Motivation is the potential investment that an individual has in reaching a desired state or outcome – in other words how relevant a topic feels to a student. Motivation comes from perceived value and expectancy.
A goal has to have value in order to want to achieve it.
- Attainment value: the joy of mastering,
- Intrinsic value: the joy of doing the task,
- Instrumental value: this helps you achieve another goal.
Expectancy is the perception of how likely a student feels they are to succeed.
Attainment and intrinsic value may be out of our reach on a four-week EM rotation. However the breadth of EM fits perfectly for creating instrumental value. We have enough variety to find a presentation that can connect to a student’s ultimate goal – matching into the residency of their choice.
Provide authentic, real-world tasks – use real cases. Get an ortho case, a peds case, a neuro case. Make them short and to the point. They should be easy enough for a student to do such that they get a lot of small wins, building confidence and good EM habits. They should expect to succeed.
Can even make a library of cases, good EKG’s, x-rays, etc on the site arranged by the various specialities.
- Show passion when teaching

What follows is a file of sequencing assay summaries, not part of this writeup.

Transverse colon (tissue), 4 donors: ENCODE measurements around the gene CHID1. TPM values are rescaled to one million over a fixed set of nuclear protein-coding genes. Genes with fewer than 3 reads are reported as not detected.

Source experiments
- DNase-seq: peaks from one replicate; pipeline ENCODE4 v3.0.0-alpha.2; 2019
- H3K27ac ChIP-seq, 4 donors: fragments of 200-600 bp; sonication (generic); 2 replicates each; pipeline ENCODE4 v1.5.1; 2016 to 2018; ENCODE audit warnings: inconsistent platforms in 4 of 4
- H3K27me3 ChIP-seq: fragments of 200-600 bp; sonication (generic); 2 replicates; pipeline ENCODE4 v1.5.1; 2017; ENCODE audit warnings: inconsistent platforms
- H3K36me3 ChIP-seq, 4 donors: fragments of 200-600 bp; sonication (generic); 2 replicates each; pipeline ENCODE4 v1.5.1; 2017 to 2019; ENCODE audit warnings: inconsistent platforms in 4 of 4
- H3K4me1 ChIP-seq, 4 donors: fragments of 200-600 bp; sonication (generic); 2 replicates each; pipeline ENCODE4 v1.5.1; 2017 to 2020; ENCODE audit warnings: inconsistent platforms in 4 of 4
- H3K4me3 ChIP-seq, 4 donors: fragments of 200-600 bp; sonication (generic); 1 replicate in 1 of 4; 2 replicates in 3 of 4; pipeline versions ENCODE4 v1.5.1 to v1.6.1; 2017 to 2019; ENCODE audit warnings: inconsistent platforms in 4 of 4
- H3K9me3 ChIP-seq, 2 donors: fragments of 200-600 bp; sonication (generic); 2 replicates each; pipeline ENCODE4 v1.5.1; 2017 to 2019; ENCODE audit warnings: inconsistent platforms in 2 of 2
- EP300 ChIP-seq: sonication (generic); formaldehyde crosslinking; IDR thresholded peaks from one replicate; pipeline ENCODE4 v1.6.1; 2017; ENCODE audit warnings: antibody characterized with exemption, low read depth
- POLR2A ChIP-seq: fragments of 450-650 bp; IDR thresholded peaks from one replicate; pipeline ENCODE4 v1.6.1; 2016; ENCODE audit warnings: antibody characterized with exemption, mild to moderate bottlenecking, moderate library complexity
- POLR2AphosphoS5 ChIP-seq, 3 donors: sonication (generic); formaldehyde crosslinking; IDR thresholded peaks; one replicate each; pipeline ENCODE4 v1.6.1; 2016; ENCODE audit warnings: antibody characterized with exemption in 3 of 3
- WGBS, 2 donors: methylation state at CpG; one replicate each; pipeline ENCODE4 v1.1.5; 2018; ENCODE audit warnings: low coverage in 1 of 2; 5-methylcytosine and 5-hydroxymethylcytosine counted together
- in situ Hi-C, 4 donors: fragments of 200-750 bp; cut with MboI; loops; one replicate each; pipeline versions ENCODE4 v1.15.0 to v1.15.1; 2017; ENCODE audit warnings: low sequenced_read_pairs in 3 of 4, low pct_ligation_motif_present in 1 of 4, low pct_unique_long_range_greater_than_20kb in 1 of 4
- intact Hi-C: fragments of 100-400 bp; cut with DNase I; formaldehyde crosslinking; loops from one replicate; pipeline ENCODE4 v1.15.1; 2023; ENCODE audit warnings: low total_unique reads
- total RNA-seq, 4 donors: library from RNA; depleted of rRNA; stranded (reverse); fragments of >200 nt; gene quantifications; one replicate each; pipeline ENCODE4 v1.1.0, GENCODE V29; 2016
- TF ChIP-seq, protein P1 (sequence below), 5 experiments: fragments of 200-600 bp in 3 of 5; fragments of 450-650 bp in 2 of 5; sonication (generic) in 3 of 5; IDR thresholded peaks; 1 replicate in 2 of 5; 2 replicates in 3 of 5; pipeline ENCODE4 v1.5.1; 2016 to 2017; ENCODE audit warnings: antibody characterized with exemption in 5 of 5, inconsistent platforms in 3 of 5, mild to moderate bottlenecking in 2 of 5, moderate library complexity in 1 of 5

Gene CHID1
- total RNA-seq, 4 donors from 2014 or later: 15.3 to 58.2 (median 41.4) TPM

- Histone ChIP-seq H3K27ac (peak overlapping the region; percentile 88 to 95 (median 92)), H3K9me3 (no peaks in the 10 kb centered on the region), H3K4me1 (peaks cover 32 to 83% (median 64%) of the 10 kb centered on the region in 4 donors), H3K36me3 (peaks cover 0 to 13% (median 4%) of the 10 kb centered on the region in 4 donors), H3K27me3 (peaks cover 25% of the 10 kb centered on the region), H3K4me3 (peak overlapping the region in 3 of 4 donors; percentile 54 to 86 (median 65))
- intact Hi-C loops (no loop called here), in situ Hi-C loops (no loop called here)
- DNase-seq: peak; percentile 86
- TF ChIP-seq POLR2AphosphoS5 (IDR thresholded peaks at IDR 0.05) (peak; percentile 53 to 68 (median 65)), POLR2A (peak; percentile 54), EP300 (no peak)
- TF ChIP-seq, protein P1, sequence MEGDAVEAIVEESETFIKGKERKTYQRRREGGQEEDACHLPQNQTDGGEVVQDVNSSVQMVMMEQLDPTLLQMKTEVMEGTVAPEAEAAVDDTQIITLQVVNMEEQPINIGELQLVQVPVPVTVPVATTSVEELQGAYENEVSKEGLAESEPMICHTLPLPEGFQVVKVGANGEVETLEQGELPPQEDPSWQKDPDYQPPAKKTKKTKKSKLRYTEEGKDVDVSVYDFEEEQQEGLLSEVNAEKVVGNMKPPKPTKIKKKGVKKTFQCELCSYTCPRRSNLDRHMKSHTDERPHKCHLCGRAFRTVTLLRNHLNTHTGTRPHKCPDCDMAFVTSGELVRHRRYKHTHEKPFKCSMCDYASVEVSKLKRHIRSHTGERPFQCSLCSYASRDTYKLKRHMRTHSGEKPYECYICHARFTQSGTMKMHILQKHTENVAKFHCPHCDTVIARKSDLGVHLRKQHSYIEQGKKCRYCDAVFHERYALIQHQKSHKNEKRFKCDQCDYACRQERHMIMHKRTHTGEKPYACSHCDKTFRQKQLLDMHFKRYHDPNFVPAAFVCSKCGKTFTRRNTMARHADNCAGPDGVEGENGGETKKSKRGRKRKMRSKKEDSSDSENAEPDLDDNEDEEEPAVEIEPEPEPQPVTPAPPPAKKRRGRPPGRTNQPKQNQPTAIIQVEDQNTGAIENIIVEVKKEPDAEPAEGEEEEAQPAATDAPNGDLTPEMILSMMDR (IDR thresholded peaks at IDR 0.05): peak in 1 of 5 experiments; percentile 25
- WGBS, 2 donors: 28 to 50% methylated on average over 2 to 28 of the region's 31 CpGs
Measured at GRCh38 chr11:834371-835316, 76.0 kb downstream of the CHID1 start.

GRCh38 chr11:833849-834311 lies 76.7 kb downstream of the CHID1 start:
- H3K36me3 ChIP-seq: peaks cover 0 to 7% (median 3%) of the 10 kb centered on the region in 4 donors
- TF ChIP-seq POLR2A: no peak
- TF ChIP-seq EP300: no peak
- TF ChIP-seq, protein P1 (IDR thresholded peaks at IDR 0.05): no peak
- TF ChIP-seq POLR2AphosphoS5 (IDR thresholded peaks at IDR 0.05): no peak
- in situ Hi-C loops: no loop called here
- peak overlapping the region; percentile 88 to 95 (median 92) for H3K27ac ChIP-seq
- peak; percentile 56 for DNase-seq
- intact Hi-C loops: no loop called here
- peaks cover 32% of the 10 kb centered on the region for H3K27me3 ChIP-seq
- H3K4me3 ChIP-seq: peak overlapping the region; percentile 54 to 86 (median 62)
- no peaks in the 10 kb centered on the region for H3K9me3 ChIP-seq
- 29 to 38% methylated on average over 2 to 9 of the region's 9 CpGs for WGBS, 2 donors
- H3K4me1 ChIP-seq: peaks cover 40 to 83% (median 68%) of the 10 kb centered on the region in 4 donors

- Provide rubrics, targeted feedback and effective study strategies.
- Give students an opportunity to reflect
In The Room
Often we’re faced with unmotivated students who haven’t chosen Emergency Medicine as their speciality. But that doesn’t mean we can’t find something relevant to them.
The first thing we need to do is ask them, “what are you going into?” Then remember that answer and direct students toward relevant cases.
You’re going into orthopedics, right? Go see that knee pain.
Oh, a budding OB/Gyn? Just your day, there’s a patient with vaginal bleeding in room #16.
Even if there is no obvious match, you can still tie a seemingly unrelated case into their specialty of interest. In a patient with chest pain, tell the hopeful orthopedist that acute coronary syndromes can present as shoulder pain.
The counterpoint to this argument is that students should be seeing more than just what they want to see. They need to see all of Emergency Medicine. Though once the students feel they have a stake in this rotation, this will likely spill over to their eagerness to see other patients.